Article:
Public scrutiny of internet privacy and security issues may result in increased regulation and different industry standards, which could deter or prevent us from providing services to our customers, thereby harming our business.

The regulatory framework for privacy and security issues worldwide is evolving and is likely to remain in flux for the foreseeable future. Various government and consumer agencies have also called for new regulation and changes in industry practices. Practices regarding the registration, collection, processing, storage, sharing, disclosure, use and security of personal and other information by companies offering an online service like our platform have recently come under increased public scrutiny.

For example, the California Consumer Privacy Act (“CCPA”), which went into effect on January 1, 2020, requires, among other things, covered companies to provide new disclosures to California consumers and afford such consumers new abilities to opt-out of certain sales of personal information. Similar legislation has been proposed or adopted in other states. Aspects of the CCPA and these other state laws and regulations, as well as their enforcement, remain unclear, and we may be required to modify our practices in an effort to comply with them. Additionally, a new privacy law, the California Privacy Rights Act (“CPRA”), recently was certified by the California Secretary of State to appear on the ballot for the November 3, 2020 election. If this initiative is approved by California voters, the CPRA would significantly modify the CCPA, potentially resulting in further uncertainty and requiring us to incur additional costs and expenses.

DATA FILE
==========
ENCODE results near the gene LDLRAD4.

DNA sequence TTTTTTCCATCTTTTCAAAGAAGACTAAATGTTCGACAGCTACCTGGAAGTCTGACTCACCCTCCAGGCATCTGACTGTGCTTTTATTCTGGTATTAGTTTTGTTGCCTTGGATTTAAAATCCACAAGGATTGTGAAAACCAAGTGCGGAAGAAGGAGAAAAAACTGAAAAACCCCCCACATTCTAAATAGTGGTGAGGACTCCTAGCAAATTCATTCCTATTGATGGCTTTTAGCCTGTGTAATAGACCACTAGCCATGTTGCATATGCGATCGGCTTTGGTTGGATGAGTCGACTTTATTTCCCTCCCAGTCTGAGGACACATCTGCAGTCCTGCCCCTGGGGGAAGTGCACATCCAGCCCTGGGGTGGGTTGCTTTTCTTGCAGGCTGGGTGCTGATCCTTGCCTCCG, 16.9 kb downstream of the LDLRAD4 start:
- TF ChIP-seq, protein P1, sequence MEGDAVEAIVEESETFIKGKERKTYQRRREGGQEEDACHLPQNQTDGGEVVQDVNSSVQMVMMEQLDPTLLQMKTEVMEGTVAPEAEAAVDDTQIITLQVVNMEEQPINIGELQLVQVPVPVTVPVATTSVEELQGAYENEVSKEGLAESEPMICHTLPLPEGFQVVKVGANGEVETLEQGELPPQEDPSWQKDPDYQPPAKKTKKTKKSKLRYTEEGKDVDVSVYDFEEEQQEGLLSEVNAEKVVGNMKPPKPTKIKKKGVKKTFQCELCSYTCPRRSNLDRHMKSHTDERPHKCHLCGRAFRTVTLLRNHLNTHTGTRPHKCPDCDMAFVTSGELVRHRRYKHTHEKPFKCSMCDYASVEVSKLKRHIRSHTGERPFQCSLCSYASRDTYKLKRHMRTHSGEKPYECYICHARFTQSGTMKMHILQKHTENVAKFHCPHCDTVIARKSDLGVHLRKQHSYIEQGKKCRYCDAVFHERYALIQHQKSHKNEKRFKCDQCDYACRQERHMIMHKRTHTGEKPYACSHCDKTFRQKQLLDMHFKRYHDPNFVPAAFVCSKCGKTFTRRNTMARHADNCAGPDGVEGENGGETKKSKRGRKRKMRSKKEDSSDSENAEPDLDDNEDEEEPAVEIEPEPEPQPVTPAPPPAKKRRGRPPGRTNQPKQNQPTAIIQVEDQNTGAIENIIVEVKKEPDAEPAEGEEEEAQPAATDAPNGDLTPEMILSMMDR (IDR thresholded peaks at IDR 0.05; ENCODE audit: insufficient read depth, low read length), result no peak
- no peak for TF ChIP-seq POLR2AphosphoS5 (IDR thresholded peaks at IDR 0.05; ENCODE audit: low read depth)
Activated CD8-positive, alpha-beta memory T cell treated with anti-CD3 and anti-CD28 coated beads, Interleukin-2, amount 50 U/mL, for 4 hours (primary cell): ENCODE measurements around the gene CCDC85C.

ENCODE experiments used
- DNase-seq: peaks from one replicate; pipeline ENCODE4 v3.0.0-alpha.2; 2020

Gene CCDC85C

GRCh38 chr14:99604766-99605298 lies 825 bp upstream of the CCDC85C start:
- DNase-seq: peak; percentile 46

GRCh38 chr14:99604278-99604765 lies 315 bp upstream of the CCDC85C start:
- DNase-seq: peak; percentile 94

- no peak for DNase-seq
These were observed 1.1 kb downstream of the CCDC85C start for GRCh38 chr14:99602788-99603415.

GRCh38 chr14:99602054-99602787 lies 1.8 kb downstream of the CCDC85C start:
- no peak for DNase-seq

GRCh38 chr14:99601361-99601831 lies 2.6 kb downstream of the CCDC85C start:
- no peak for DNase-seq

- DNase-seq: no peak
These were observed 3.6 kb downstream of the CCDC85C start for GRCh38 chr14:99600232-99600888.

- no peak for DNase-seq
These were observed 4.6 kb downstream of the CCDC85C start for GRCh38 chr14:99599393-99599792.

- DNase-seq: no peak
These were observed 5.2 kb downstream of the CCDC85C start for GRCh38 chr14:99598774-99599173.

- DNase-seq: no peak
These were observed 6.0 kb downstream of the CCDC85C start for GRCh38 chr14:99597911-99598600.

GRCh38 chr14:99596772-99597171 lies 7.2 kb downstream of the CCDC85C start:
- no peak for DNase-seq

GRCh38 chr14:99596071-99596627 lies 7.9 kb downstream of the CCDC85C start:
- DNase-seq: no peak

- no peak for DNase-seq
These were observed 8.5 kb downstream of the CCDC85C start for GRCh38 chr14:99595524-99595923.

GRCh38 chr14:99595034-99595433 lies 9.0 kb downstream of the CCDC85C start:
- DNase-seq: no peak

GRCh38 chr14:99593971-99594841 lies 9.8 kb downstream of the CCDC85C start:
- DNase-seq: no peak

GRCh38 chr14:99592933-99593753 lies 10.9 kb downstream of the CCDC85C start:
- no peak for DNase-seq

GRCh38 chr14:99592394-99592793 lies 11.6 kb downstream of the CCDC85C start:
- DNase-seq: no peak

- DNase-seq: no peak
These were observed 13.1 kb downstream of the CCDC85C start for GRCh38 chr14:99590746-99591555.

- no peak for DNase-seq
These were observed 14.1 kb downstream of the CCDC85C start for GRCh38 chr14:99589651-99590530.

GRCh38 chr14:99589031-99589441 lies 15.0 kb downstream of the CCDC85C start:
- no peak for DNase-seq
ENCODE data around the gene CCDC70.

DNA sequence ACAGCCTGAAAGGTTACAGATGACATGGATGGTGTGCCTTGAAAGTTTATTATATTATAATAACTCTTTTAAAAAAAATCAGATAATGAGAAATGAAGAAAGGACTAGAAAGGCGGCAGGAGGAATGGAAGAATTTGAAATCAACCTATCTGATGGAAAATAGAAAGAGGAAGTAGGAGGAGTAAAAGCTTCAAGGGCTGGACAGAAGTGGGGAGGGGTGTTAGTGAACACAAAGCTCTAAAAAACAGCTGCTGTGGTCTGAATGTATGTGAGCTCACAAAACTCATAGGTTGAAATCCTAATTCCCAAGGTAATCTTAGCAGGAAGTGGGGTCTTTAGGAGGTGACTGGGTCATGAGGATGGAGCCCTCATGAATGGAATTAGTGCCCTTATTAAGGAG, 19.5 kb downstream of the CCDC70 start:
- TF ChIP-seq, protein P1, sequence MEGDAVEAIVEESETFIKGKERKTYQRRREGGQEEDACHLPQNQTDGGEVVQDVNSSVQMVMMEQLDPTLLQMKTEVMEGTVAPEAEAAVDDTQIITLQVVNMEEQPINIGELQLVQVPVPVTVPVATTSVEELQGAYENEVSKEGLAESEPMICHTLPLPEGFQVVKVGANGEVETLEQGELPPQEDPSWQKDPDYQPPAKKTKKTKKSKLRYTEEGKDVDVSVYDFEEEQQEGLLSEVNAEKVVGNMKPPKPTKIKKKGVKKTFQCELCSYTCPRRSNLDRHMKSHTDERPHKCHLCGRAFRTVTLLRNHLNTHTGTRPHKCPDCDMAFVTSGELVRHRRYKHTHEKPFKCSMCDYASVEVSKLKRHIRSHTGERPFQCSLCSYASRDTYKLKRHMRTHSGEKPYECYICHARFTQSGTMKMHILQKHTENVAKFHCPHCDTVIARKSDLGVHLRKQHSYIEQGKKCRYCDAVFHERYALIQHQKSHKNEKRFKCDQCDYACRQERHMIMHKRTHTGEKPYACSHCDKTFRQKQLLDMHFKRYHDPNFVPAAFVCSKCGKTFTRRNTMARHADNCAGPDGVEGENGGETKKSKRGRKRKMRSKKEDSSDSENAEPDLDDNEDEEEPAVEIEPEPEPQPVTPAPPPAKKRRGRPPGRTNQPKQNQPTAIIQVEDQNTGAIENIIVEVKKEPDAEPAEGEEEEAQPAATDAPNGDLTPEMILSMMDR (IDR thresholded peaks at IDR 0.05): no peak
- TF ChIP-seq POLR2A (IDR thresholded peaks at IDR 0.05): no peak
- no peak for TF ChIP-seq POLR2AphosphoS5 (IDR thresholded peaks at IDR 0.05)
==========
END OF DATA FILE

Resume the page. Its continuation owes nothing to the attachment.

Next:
Our business, including our ability to operate and to expand internationally, could be adversely affected if legislation or regulations are adopted, interpreted, or implemented in a manner that is inconsistent with our current business practices and that require changes to these practices, the design of our websites, mobile applications, solutions, features, or our privacy policies. In particular, the success of our business has been, and we expect will continue to be, driven by our ability to responsibly gather and use data from data subjects. Therefore, our business could be harmed by any significant change to applicable laws, regulations, or industry standards or practices regarding the storage, use, or disclosure of data our customers or providers share with us, or regarding the manner in which the express or implied consent of customers or providers for such collection, analysis and disclosure is obtained. Such changes may require us to modify our platform, possibly in a material manner, and may limit our ability to develop new offerings, functionality or features.

Security breaches, loss of data and other disruptions could compromise sensitive information related to our business or customers, or prevent us from accessing critical information and expose us to liability, which could adversely affect our business and our reputation.

In the ordinary course of our business, we collect, store, use and disclose sensitive data, including health information and other types of PII. We also process and store, and use additional third parties to process and store, confidential and proprietary information such as intellectual property and other proprietary business information, including that of our customers, providers and partners. Our customer information is encrypted but not always de-identified. We manage and maintain our platform and data utilizing a combination of managed data center systems and cloud-based computing center systems.

 

59


Table of Contents